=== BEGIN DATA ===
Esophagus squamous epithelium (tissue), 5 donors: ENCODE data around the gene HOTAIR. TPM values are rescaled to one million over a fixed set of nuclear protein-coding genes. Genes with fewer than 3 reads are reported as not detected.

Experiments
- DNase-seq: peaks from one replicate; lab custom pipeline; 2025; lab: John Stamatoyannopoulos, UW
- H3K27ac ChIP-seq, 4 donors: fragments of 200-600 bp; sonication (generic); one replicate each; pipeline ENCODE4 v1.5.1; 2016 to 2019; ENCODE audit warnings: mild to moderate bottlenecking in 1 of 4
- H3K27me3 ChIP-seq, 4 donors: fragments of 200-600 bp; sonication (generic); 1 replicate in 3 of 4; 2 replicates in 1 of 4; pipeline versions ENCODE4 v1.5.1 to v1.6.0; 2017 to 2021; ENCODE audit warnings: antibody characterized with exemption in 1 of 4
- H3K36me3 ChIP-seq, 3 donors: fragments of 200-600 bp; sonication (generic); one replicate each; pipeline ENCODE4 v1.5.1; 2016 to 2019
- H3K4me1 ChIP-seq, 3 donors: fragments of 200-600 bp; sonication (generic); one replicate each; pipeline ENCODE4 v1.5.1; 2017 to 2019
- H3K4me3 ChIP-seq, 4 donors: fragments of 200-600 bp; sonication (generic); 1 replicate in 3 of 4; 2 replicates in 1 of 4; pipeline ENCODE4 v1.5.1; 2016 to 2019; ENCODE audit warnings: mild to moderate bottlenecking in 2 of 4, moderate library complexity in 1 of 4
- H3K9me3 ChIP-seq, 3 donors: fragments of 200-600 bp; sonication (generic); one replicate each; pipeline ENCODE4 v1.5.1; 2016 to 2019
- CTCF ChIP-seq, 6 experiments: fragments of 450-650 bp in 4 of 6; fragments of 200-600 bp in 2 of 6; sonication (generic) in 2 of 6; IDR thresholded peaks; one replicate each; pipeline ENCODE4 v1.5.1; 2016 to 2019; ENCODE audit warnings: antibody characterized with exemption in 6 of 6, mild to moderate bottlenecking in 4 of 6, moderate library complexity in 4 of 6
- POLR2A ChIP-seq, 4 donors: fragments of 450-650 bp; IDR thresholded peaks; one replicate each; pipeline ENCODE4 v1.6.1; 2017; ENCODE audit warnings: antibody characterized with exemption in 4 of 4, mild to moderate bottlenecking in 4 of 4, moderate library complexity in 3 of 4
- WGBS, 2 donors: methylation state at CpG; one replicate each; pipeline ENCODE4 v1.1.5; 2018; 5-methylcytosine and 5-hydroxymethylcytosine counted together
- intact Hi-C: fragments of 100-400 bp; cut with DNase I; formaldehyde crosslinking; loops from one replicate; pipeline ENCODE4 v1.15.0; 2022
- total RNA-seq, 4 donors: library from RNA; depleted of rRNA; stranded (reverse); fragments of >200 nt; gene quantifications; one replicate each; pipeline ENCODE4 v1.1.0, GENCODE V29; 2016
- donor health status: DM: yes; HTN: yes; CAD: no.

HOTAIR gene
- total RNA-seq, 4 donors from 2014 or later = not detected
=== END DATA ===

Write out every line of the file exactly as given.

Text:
Esophagus squamous epithelium (tissue), 5 donors: ENCODE data around the gene HOTAIR. TPM values are rescaled to one million over a fixed set of nuclear protein-coding genes. Genes with fewer than 3 reads are reported as not detected.

Experiments
- DNase-seq: peaks from one replicate; lab custom pipeline; 2025; lab: John Stamatoyannopoulos, UW
- H3K27ac ChIP-seq, 4 donors: fragments of 200-600 bp; sonication (generic); one replicate each; pipeline ENCODE4 v1.5.1; 2016 to 2019; ENCODE audit warnings: mild to moderate bottlenecking in 1 of 4
- H3K27me3 ChIP-seq, 4 donors: fragments of 200-600 bp; sonication (generic); 1 replicate in 3 of 4; 2 replicates in 1 of 4; pipeline versions ENCODE4 v1.5.1 to v1.6.0; 2017 to 2021; ENCODE audit warnings: antibody characterized with exemption in 1 of 4
- H3K36me3 ChIP-seq, 3 donors: fragments of 200-600 bp; sonication (generic); one replicate each; pipeline ENCODE4 v1.5.1; 2016 to 2019
- H3K4me1 ChIP-seq, 3 donors: fragments of 200-600 bp; sonication (generic); one replicate each; pipeline ENCODE4 v1.5.1; 2017 to 2019
- H3K4me3 ChIP-seq, 4 donors: fragments of 200-600 bp; sonication (generic); 1 replicate in 3 of 4; 2 replicates in 1 of 4; pipeline ENCODE4 v1.5.1; 2016 to 2019; ENCODE audit warnings: mild to moderate bottlenecking in 2 of 4, moderate library complexity in 1 of 4
- H3K9me3 ChIP-seq, 3 donors: fragments of 200-600 bp; sonication (generic); one replicate each; pipeline ENCODE4 v1.5.1; 2016 to 2019
- CTCF ChIP-seq, 6 experiments: fragments of 450-650 bp in 4 of 6; fragments of 200-600 bp in 2 of 6; sonication (generic) in 2 of 6; IDR thresholded peaks; one replicate each; pipeline ENCODE4 v1.5.1; 2016 to 2019; ENCODE audit warnings: antibody characterized with exemption in 6 of 6, mild to moderate bottlenecking in 4 of 6, moderate library complexity in 4 of 6
- POLR2A ChIP-seq, 4 donors: fragments of 450-650 bp; IDR thresholded peaks; one replicate each; pipeline ENCODE4 v1.6.1; 2017; ENCODE audit warnings: antibody characterized with exemption in 4 of 4, mild to moderate bottlenecking in 4 of 4, moderate library complexity in 3 of 4
- WGBS, 2 donors: methylation state at CpG; one replicate each; pipeline ENCODE4 v1.1.5; 2018; 5-methylcytosine and 5-hydroxymethylcytosine counted together
- intact Hi-C: fragments of 100-400 bp; cut with DNase I; formaldehyde crosslinking; loops from one replicate; pipeline ENCODE4 v1.15.0; 2022
- total RNA-seq, 4 donors: library from RNA; depleted of rRNA; stranded (reverse); fragments of >200 nt; gene quantifications; one replicate each; pipeline ENCODE4 v1.1.0, GENCODE V29; 2016
- donor health status: DM: yes; HTN: yes; CAD: no.

HOTAIR gene
- total RNA-seq, 4 donors from 2014 or later = not detected